Franchisors can leverage the fact that franchisees received legal advice as a defense against claims of misleading and deceptive conduct. Simply put, if a franchisee is informed that certain information must be included in the agreement to be binding, it becomes difficult for them to later claim reliance on that information if they choose not to pursue its inclusion. This lack of action, as courts have ruled, suggests a lack of reliance—a key component of a misleading and deceptive conduct claim.

While mandating legal advice doesn’t outright dismiss claims of misleading and deceptive conduct, it serves as a valuable defense tool for franchisors. Moreover, it can act as a deterrent, as franchisees may learn about the implications of entire agreement clauses and similar provisions during legal consultations, potentially preventing claims from arising in the first place, and generally making them better informed.

Obtaining legal advice promotes the enforceability of security provisions

A franchise agreement typically contains several security provisions, including personal guarantees, PPSA clauses, indemnity provisions and sometimes even clauses entitling franchisors to register a caveat over real property. These safeguards are vital, especially when the franchisee entity solely exists for operating the franchised business, making it vulnerable to closure once operations cease.

Despite their intent, guarantee and security provisions can be challenged on various legal grounds, from duress to unconscionable conduct or the doctrine of non-est factum.

Enter the franchise lawyer: requiring legal advice for guarantors and on security provisions shores up their enforceability against potential legal challenges. Just as banks insist on independent legal advice for guarantors, mandating it within a franchise agreement reduces the franchisor’s exposure to claims of misunderstanding or unenforceability.

Obtaining legal advice means documents are more likely to be signed correctly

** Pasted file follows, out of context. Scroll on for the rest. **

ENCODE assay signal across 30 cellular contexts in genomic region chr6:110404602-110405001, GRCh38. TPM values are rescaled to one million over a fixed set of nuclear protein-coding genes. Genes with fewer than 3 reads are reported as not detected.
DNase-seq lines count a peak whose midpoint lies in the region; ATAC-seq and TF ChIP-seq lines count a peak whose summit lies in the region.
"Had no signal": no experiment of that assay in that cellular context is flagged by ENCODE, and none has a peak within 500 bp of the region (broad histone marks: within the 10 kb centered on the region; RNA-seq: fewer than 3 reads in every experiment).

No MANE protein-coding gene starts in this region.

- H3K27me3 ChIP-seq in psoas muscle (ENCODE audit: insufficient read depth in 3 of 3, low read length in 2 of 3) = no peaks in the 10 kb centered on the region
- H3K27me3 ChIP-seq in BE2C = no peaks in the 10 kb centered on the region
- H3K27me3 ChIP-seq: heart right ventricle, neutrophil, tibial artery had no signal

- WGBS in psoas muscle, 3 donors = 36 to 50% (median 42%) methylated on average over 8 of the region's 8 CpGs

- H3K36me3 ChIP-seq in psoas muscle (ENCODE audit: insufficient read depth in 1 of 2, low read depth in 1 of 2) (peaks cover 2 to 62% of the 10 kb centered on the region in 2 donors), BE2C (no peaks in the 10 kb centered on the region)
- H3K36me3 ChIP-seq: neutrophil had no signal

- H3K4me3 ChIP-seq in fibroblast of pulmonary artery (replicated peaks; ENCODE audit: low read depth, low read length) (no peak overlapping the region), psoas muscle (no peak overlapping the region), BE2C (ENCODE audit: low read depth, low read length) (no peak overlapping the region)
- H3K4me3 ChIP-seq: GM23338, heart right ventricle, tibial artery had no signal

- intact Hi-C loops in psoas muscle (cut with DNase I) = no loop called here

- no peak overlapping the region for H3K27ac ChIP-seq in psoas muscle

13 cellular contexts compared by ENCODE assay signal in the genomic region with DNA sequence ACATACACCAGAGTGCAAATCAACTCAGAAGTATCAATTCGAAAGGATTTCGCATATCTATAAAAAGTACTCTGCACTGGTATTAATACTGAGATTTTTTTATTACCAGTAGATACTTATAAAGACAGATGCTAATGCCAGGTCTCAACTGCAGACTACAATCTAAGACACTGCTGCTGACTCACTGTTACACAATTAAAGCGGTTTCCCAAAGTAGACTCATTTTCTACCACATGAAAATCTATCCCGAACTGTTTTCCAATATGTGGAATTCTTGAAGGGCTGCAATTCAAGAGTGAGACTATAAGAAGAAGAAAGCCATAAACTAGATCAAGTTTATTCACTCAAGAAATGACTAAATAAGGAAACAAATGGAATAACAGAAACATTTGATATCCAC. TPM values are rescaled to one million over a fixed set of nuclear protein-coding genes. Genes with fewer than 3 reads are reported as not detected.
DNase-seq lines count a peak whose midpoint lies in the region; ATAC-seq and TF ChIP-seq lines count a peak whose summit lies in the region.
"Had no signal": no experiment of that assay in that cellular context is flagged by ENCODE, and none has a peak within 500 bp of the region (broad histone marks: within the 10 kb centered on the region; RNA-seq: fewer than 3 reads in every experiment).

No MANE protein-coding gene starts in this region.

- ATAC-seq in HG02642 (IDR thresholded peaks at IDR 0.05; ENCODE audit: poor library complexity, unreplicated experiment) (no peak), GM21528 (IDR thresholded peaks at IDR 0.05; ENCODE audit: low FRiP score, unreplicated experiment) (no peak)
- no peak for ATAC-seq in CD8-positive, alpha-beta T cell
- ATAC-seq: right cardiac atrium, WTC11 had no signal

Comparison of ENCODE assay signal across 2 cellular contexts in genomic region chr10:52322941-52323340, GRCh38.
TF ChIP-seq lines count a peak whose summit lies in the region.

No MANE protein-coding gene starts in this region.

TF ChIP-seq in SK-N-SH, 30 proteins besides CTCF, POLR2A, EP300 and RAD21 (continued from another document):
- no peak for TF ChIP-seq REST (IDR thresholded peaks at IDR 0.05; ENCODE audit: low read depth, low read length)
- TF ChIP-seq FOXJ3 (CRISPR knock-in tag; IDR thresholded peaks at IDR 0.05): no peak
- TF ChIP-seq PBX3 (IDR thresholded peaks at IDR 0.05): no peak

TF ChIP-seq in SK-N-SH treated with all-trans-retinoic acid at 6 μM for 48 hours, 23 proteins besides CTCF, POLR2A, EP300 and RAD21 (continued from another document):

It’s astonishing how often legal agreements fall victim to improper signing procedures. In the intricate realm of franchising, proper execution goes beyond a mere signature—it involves navigating specific certificate requirements and adhering to prescribed timelines, as outlined in our comprehensive guide on the contract formation process in franchising, here

Enter the franchise lawyer: their expertise ensures that franchisees sign documents correctly and at the correct time; safeguarding their enforceability. With legal guidance, franchisees can navigate the intricate web of execution requirements, ensuring their agreements stand strong in the face of legal scrutiny.

In the world of franchising, precision is paramount. By enlisting the help of a seasoned franchise lawyer, franchisees can dot their i’s, cross their t’s, to the benefit of all parties to the agreement. 


Can Franchisors require legal advice? 

While the Franchising Code does not make legal advice mandatory, only recommended, a franchise agreement can mandate the requirement for franchisees to obtain legal advice by way of a relevant clause. Many franchise agreements stipulate pre-conditions for the operation of the franchised business, often including a requirement for franchisee parties to obtain independent legal advice prior to signing the agreement—a clause aimed at ensuring mutual understanding and safeguarding the interests of both parties.

At Magnolia Legal, we believe in the benefits of franchisee parties seeking independent legal advice before committing to a franchise agreement. This empowers franchisees with knowledge while providing franchisors with assurance that their partners fully comprehend their obligations.

To facilitate this process, we offer two comprehensive franchise review packages tailored to meet the diverse needs of franchisees. Whether a seasoned franchisee or a newcomer to the franchising world, our expert legal team is here to guide you through the intricacies of franchise agreements.

Disclaimer: This article contains general information only and does not constitute legal advice. Magnolia Legal disclaims any liability arising from reliance on this article. Our terms of use apply